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30/07/2019

LACNIC at the Latin American Telecommunications Congress

Attended by more than 500 participants, the seventh edition of the Latin American Telecommunications Congress (CLT) was held from 1 to 5 July in the city of Cordoba, Argentina.

The event’s agenda included topics such as the digital economy in Latin America, public policy for innovation, and accessibility.

Ernesto Majó, Deputy Executive Director of LACNIC, moderated the panel titled Challenges of a Secure Internet under a Multiparticipative Approach, organized jointly by ISOC, ICANN and LACNIC, organizations that have always supported the Congress. Panelists Stefano Nicoletti, Director of Policy and IoT at GSMA; Farah Diva Urrutia, Secretary for Multidimensional Security at the OAS; Leandro de la Colina, National Director of Cybersecurity for the Argentine Government Secretariat for Modernization, and Luciano Charlita de Freitas, Regulation Specialist and Adviser to the President of ANATEL, presented different perspectives on how to address the challenges faced by Internet security, such as the emergence of new technologies, IPv4 exhaustion and IPv6 deployment, the massive use of social networks (fake news, criminal activities) and others.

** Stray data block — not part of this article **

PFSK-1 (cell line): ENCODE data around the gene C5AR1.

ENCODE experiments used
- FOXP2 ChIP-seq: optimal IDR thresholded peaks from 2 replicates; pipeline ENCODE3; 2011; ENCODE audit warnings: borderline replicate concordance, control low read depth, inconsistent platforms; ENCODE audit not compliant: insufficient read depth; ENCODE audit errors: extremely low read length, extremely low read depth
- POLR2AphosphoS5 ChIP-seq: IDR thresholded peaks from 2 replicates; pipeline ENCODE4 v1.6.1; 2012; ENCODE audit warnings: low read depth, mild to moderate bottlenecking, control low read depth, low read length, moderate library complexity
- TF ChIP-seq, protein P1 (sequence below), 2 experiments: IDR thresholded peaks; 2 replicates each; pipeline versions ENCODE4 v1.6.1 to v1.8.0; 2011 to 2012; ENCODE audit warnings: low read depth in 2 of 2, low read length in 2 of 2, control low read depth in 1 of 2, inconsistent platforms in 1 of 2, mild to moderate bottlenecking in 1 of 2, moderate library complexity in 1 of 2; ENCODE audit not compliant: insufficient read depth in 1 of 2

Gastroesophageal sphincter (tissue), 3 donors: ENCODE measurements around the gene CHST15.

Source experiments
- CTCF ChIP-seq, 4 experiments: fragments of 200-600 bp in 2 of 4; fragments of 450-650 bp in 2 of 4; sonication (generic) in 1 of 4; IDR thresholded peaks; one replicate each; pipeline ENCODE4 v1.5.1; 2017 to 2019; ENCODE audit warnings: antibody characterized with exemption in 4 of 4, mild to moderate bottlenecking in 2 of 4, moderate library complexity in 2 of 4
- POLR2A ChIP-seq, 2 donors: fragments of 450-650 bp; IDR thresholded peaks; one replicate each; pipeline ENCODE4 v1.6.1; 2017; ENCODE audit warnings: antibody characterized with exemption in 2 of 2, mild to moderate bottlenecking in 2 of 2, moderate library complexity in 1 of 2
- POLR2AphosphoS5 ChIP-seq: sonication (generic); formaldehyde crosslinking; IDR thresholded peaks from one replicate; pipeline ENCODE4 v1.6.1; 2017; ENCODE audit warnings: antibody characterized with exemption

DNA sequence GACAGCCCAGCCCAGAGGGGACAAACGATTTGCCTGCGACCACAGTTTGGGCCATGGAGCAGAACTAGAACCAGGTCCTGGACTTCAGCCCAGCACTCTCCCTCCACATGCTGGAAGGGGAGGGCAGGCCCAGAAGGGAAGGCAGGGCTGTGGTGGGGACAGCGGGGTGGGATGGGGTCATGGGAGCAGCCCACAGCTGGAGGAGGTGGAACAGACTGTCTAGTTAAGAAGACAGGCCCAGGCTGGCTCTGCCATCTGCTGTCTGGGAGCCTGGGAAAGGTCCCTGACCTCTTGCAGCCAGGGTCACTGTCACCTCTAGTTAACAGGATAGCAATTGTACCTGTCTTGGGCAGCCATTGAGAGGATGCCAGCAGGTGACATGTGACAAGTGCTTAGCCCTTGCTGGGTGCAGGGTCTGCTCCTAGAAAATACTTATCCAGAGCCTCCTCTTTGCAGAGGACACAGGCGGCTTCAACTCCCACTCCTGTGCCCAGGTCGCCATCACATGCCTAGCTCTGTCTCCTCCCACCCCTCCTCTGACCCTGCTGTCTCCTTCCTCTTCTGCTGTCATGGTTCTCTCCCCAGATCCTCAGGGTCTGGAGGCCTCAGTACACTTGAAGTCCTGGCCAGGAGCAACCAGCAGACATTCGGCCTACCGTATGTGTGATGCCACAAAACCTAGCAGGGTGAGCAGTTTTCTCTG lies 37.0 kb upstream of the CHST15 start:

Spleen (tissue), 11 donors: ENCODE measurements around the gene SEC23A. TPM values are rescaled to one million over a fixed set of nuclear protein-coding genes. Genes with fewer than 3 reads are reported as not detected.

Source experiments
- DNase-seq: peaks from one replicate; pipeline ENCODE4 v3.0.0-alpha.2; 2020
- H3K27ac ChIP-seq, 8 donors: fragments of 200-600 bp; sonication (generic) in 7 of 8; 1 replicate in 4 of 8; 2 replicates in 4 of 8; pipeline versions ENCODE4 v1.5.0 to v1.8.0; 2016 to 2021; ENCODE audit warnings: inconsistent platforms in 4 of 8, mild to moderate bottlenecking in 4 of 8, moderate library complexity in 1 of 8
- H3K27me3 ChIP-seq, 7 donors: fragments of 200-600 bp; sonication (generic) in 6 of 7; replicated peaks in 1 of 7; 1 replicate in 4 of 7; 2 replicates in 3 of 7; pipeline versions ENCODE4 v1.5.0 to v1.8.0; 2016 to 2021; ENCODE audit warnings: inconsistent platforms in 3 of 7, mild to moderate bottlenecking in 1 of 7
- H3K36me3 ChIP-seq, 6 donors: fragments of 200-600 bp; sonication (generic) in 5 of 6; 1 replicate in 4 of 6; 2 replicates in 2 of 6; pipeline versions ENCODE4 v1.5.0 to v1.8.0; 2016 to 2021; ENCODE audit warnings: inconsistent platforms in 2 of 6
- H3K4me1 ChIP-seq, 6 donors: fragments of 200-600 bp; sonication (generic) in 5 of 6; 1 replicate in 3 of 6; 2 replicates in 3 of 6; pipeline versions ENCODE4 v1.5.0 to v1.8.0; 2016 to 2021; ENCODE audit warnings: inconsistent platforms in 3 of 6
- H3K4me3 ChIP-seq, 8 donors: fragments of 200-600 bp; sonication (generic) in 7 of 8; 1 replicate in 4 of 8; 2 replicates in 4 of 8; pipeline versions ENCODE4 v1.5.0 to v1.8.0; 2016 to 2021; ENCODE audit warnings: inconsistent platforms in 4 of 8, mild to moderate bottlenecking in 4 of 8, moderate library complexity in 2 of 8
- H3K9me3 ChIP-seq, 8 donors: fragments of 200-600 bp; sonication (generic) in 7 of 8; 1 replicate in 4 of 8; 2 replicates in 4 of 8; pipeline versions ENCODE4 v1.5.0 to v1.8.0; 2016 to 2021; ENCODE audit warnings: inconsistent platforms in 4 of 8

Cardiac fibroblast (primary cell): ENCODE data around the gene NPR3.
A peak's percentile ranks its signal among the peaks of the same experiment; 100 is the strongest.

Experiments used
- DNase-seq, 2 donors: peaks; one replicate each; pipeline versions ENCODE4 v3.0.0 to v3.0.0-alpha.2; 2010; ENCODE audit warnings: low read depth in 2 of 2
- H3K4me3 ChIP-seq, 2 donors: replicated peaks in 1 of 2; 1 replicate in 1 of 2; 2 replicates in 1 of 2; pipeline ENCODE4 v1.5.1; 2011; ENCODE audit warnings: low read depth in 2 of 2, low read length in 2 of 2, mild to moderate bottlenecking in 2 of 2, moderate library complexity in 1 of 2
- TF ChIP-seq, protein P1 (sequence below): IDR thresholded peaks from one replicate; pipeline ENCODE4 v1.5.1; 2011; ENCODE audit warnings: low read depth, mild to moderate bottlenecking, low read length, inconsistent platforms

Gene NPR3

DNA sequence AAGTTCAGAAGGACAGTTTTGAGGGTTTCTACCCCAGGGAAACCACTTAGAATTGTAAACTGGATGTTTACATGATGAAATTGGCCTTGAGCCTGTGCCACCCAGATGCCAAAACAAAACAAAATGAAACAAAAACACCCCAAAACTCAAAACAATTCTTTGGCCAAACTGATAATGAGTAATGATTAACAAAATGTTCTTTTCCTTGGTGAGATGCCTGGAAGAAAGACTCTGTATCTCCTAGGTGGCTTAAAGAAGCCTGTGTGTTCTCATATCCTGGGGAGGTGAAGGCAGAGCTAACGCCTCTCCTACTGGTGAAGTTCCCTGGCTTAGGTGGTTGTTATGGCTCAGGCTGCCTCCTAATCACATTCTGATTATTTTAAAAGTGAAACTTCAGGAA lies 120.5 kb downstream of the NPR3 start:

The CLT agenda also included a panel on accessibility with the participation of Carolina Caeiro, Development Project Coordinator at LACNIC. Titled The Lack of Accessibility. Same Old Story?, this panel focused on the alternative model provided by community networks. 

Caeiro noted that LACNIC has been an early promoter of community networks through the FRIDA Program, the Regional Fund for Digital Innovation. This program has supported the AlterMundi and Atalaya Sur networks in Argentina, setting up two networks in Bahia and Piauí (Brazil) through Artículo 19, and a wireless network in the municipality of Maní (Colombia) through Colnodo, a civil association. FRIDA also supported the development of LibreRouter, an open source Wi-Fi router designed for community networks, and the structuring of regulatory proposals for rural and community telecommunications networks in Colombia.

The digital divide is a pressing challenge that requires innovative solutions. “More than a third of the Latin American and Caribbean population is not connected to the Internet, mostly in rural or difficult-to-access areas that are not profitable for operators,” Caeiro shared with the audience.

She added that it is logical for underserved communities who want to exercise their right to communicate and access the benefits that come with being connected to devise community setups and self-managed networks.

The questions identified through LACNIC’s FRIDA Program include whether the community networks model is a solution that can be scaled to solve the challenge of connectivity. “One of the main constraints has to do with the introduction of regulations that will allow community networks to stop operating informally,” Caeiro concluded.

Videos of the panels are available here.